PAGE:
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Interview With Jasper Momma! Founder of Shigoto Fashion

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What up guys, I got the opportunity to pull some strings (ok, I didn't) to interview the man behind Shigoto Fashion, Jasper Momma. He was also General Manager of Heineken Japan before quitting his job to devote his concentration fully on Shigoto.

Here's the interview, which is also available for viewing at our Global Streetwear Fashion and Hip Hop Music Blog

1. What is the start-up story behind your pursuit as a designer?

When I lived in Japan I was very intrigued by the eccentric fashion style of its Japanese Construction Workers (tobi), as most foreign visitors were. I wanted to do something with it, especially when I found out that this style was not known anywhere else, yet.

I quit my 18 year corporate career to give the idea a shot.

I involved a long-time good friend, Mibu Minami, who is my Japanese business partner. She is a well-known media personality in Japan and loves the idea to bring Cool Japan to the rest of the world.

What we both really like about Shigoto is that it is not just a new look, but it has a very interesting and old story behind it: it originates from the Samurai and Ninja. The tobi have their own culture and code of conduct, too.

2. Describe Shigoto, what is it? What are three words that best define it?
Shigoto combines the traditional and the eccentric from Japan in a fashion style. Two words: Very Japanese (= Kaizen Quality, Innovative, Eccentric)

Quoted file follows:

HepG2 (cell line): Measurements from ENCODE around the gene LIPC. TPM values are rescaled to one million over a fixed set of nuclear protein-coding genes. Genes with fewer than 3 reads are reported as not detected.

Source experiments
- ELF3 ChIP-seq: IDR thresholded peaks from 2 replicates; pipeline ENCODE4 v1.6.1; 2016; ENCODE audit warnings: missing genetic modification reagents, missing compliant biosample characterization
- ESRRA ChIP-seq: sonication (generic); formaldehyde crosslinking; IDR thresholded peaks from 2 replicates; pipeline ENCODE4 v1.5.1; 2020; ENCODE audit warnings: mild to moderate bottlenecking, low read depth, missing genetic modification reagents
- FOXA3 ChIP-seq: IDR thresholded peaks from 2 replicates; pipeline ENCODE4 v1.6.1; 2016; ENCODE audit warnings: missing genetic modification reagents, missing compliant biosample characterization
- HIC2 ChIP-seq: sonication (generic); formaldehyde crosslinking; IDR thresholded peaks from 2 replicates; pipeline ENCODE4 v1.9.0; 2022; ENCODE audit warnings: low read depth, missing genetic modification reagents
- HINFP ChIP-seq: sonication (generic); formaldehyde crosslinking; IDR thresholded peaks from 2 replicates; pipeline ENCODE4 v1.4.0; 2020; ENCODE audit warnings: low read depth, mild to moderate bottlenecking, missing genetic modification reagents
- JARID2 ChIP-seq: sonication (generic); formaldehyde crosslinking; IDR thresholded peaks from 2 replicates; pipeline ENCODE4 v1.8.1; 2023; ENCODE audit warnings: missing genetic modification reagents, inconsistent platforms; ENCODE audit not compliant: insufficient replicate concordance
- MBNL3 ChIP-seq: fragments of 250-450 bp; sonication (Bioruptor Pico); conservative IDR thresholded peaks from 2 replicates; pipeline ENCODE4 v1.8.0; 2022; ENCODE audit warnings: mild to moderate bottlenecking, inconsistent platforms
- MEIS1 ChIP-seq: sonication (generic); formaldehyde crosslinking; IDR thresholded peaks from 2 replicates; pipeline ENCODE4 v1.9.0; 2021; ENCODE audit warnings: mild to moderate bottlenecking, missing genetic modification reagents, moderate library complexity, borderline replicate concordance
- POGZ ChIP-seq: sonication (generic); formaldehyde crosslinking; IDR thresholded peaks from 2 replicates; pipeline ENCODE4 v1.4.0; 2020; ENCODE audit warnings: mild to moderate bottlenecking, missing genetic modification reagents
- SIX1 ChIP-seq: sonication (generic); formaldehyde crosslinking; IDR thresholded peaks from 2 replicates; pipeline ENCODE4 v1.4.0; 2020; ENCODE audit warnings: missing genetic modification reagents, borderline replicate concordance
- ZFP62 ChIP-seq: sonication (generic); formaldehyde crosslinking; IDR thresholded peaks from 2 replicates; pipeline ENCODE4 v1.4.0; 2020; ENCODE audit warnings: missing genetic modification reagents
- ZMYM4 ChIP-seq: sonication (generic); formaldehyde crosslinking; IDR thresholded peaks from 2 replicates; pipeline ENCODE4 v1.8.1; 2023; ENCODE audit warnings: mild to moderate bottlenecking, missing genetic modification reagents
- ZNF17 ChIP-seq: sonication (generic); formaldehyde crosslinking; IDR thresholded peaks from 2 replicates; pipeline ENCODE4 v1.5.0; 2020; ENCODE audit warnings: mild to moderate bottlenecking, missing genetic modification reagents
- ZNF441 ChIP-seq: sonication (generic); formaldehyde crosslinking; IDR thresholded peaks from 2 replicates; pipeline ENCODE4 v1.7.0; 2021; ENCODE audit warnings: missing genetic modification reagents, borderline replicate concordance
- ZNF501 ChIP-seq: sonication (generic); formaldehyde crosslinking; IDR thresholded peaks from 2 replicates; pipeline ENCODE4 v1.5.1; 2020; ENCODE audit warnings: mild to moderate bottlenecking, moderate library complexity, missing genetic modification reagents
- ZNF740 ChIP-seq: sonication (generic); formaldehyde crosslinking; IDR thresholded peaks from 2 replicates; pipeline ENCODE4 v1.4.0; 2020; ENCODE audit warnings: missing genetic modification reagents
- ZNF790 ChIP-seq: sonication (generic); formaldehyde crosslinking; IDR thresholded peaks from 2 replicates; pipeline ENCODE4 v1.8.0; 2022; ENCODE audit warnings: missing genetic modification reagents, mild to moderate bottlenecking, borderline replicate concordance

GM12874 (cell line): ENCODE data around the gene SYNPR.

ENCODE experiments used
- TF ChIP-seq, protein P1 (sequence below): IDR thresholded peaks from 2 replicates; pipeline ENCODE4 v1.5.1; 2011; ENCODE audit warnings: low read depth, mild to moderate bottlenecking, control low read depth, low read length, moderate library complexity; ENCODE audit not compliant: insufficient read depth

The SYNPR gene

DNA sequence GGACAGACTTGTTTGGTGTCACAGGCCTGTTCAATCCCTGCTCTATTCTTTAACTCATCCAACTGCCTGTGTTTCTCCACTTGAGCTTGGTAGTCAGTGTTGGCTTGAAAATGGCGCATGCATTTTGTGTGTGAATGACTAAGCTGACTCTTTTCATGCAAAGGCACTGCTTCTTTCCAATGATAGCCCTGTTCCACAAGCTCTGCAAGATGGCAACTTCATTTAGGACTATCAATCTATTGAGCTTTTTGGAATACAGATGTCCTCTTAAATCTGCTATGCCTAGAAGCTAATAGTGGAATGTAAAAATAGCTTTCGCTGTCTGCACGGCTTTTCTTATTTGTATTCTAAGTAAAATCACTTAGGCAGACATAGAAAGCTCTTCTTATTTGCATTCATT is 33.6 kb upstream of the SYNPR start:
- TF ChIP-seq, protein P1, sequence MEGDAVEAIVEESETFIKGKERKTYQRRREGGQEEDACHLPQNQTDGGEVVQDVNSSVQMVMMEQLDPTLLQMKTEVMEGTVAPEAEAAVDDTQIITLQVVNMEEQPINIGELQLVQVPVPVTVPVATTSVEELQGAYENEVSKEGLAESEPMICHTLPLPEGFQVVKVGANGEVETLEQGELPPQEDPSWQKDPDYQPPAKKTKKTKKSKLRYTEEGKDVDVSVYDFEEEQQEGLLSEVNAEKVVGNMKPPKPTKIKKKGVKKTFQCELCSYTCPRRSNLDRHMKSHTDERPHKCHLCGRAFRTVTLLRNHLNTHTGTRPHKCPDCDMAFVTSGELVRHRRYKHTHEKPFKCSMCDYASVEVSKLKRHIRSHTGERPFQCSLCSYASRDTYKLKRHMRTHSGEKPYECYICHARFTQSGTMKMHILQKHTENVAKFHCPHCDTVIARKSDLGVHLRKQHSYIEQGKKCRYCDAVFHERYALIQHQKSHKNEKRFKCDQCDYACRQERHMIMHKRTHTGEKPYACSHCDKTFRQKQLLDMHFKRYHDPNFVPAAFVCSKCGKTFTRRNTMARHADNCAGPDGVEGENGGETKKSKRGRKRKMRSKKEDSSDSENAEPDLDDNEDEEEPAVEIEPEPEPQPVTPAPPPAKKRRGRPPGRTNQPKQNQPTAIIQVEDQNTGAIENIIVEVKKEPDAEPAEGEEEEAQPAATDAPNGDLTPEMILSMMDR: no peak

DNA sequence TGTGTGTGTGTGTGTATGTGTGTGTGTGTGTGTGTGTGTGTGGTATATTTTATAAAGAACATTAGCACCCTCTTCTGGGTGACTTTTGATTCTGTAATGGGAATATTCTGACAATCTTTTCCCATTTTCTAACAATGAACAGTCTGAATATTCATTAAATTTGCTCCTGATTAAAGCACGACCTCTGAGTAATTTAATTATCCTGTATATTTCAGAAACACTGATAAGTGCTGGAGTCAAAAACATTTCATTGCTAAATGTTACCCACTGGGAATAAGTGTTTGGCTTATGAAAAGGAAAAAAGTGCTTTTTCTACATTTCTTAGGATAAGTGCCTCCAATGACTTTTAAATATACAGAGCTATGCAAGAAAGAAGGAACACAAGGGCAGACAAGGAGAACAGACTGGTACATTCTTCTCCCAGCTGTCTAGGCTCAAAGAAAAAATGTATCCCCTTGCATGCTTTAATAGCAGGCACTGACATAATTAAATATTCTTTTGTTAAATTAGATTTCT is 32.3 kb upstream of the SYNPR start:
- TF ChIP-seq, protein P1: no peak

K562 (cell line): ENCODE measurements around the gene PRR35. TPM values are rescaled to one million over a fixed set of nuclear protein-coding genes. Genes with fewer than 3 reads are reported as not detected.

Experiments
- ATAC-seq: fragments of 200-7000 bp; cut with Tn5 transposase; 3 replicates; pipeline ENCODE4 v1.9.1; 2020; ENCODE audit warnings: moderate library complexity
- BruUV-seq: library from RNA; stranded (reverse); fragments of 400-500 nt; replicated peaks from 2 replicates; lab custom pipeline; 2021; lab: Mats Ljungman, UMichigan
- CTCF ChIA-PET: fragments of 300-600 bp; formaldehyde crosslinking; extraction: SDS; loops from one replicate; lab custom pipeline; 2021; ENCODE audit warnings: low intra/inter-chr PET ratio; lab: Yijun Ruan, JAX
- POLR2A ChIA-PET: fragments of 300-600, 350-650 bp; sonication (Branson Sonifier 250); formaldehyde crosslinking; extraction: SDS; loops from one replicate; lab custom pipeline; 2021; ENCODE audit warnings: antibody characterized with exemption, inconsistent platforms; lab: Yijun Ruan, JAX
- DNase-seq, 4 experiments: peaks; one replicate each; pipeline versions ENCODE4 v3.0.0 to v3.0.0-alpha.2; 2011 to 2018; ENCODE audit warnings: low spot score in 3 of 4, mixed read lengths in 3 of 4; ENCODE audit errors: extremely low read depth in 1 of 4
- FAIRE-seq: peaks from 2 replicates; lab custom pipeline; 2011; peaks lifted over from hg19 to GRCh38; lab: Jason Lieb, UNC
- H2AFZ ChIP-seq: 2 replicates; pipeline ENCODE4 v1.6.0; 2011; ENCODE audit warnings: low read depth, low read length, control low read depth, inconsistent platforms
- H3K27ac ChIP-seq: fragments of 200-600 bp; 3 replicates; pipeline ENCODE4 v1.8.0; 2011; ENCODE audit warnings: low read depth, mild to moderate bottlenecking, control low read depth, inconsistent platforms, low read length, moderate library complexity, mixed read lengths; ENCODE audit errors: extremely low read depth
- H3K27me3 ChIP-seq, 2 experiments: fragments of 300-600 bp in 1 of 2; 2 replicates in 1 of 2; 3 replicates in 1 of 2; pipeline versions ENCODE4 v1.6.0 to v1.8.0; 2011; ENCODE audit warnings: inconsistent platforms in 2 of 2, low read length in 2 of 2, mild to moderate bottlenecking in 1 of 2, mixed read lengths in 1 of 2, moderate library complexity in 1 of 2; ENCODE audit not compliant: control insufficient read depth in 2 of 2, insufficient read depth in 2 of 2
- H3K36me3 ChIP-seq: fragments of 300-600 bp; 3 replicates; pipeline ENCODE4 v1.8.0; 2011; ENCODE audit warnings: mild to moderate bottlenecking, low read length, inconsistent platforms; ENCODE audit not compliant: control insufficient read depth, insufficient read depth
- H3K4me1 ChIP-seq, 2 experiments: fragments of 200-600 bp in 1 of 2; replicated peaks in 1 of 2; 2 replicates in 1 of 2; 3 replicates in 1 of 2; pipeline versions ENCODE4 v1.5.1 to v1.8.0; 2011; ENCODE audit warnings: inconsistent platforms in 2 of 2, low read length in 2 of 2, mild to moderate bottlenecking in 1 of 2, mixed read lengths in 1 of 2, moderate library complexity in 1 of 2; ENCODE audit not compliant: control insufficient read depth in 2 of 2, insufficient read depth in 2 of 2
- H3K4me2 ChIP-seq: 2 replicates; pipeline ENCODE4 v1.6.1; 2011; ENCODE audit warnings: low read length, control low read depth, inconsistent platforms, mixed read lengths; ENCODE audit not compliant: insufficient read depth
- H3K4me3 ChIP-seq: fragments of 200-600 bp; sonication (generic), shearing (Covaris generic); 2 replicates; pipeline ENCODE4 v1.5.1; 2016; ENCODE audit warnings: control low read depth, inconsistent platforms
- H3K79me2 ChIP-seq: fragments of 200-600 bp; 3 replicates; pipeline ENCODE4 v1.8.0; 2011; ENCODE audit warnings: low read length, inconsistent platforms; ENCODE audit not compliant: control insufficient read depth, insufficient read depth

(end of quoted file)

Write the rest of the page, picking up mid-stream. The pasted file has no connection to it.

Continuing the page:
3. What is your definition of success, and how much of it do you think you’ve achieved?

When Shigoto Fashion is recognized as an eccentric and authentic setter of Japanese trends in the Western world we have achieved success.

We just started and we already have an interesting collection and presentation. Still a long way to go before we’re seen and heard.

4. What are some recent achievements you’re proud of and would like to share?

Our introduction during NY Fashion Week drew quite some attention. Both press and the fashion in-crowd embraced our look as something remarkably fresh and interesting.

5. What’s something that’s always running inside your mind lately?

Two things: 1. How to make ourselves heard without the big budgets of big corporations; 2. How to keep on refreshing our collection with new and interesting designs.

6. What would you spend a million dollars on?

Getting our brand out there. We have the capacity to design and make very cool new items, but we don’t have the budget to show it to the people who will love it.

7. What’s one incident that would serve as a turning point to your life?

On average, every three years is a turning point in my life: I move, I do something completely different, I meet new friends, I rethink my life. Nothing is ever constant except for my principles & passion, and the people I un-conditionally love, like my family.

I grew up with an autistic brother with whom I am still very close. I have developed some important qualities because of him. He is an important influence in my life.

8. What three pieces of advice would you give to others when it comes to life and business?

Passion, passion and passion. You can only do something really well (including living) if you develop a passion for it. Everything that is important comes from it: positive energy, optimism, determination and a contagious sense of making things happen. If you’re not passionate about your idea or your job: don’t do it.

9. What have been some of your failures, and what have you learned from them?

We make mistakes every day and I believe it is the single most important way to learn and improve. One thing I regret is that we should have started when I had the idea 2 years ago. It took a while to digest before I got serious about it. Another ‘should have’ may be the addition of a women’s line. The idea is inspired by the male Japanese construction workers. Now it seems that women love the look for themselves. We’ll have a women’s line in April.